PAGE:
204. If a freed man strike the body of another freed man, he shall pay ten shekels in money.

205. If the slave of a freed man strike the body of a freed man, his ear shall be cut off.

253. If any one agree with another to tend his field, give him seed, entrust a yoke of oxen to him, and bind him to cultivate the field, if he steal the corn or plants, and take them for himself, his hands shall be hewn off.

Confucius: Analects (5th C. BCE?)

The sayings of Confucius were remembered by his followers and were later compiled in a book of Analects (sayings), perhaps having been expanded on in the meantime. Through them we discover Confucius' notions of the virtues, i.e., the positive character traits, to which we should aspire. Foremost among these is Filial Piety, the respect which children owe to parents--and by extension, wives owe to husbands, sisters to brothers, and everyone to ancestors. When such virtue is cultivated in the home, it is supposed to carry over into one's relations in affairs of state as well.

How does Confucius formulate the equivalent of the Golden Rule ("do unto others as you would have them do unto you")? Is his a stronger injunction or a less demanding one?

On Filial Piety

Mang I asked what filial piety is. The Master said, "It is being obedient." Soon after, as Fan Chi was driving him, the Master told him "Mang asked me what filial piety is, and I answer him 'being obedient.'" Fan Chi asked, "What exactly did you mean?" The Master replied, "That parents, when alive, should be served according to ritual; that, when dead, they should be buried according to ritual; and that they should be sacrificed to according to ritual."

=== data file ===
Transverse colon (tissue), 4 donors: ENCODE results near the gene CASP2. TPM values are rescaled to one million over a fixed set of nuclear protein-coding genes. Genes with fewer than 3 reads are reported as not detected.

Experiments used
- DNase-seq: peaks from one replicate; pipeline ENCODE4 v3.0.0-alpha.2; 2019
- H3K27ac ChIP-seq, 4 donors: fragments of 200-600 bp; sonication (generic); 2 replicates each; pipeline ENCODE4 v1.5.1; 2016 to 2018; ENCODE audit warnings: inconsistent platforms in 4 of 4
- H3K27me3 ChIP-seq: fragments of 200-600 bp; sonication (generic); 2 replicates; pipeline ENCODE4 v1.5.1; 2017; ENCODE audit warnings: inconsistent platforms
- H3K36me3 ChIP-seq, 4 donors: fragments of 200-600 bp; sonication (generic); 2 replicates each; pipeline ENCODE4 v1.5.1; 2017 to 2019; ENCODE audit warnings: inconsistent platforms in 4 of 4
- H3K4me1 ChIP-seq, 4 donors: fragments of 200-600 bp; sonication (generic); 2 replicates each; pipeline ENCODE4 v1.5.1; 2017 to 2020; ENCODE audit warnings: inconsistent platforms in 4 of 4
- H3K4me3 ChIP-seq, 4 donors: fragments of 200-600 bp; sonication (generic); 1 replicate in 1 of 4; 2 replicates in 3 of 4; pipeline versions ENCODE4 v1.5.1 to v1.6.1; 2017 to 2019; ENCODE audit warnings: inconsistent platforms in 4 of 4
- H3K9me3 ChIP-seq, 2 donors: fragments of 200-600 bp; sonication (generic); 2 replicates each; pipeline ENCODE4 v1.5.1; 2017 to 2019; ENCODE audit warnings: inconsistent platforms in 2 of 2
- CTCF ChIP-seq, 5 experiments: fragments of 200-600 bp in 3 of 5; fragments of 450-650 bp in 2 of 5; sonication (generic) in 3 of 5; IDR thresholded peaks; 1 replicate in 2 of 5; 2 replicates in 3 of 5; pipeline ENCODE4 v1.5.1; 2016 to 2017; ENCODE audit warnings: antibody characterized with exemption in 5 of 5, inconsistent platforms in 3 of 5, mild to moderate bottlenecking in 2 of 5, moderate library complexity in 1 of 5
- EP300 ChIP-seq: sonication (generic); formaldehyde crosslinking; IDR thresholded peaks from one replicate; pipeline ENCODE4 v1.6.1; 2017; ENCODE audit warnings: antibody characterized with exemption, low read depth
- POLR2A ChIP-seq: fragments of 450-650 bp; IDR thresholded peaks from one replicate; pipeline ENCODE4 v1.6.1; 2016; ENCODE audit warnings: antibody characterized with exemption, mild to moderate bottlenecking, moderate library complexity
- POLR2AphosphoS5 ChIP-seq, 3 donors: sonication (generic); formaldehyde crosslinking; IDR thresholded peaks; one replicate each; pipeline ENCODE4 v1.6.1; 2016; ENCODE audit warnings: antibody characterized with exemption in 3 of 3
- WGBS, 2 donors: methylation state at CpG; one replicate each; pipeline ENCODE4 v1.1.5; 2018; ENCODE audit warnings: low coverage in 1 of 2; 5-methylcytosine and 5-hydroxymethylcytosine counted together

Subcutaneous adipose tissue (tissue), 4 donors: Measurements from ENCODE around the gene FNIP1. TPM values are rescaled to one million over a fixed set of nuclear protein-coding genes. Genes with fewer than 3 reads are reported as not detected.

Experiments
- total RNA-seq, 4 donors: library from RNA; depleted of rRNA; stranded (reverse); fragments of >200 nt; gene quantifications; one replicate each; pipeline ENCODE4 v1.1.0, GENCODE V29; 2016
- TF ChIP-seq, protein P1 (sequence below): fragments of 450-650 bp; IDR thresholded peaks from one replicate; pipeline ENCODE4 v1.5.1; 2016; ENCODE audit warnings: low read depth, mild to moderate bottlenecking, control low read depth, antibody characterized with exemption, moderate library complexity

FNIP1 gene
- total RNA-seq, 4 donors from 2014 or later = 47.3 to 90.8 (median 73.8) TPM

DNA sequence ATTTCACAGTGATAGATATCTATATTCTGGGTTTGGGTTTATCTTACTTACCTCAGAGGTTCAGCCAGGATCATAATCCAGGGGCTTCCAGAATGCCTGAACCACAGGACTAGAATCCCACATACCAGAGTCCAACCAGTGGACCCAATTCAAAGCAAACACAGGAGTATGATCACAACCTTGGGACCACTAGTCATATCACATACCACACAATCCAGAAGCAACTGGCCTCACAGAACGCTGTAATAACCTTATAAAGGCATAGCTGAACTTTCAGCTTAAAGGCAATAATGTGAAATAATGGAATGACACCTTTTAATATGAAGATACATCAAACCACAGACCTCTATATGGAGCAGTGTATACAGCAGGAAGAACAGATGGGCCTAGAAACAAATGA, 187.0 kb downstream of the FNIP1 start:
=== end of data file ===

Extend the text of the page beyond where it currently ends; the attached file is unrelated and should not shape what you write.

Ziyou asked what filial piety is. The Master said, "The filial piety of now-a-days means providing nourishment for one's parents. But dogs and horses likewise are able to do something along that line for their own kind. Without reverence, what is there to distinguish the one support given from the other?"

On Goodness

The Master said, "A youth, when at home, should behave well toward his parents, and when abroad, respectfully to his elders. He should be earnest and truthful. He should overflow in love to all, and cultivate the friendship of the good. When he has time and opportunity, after doing those things, he should study the polite arts."

The Master said, "With coarse rice to eat, with water to drink, and my bended arm for a pillow, I still have joy in the midst of these things. Riches and honours acquired by unrighteousness are to me as a floating cloud."

Zhonggong asked about perfect virtue. The Master said, "When abroad, behave to everyone as if you were receiving an important guest; treat people as if you were assisting at a great sacrifice; do not do to others as you would not wish done to yourself. Thereby you will let no murmuring rise against you in the country, and none in the family. . . ."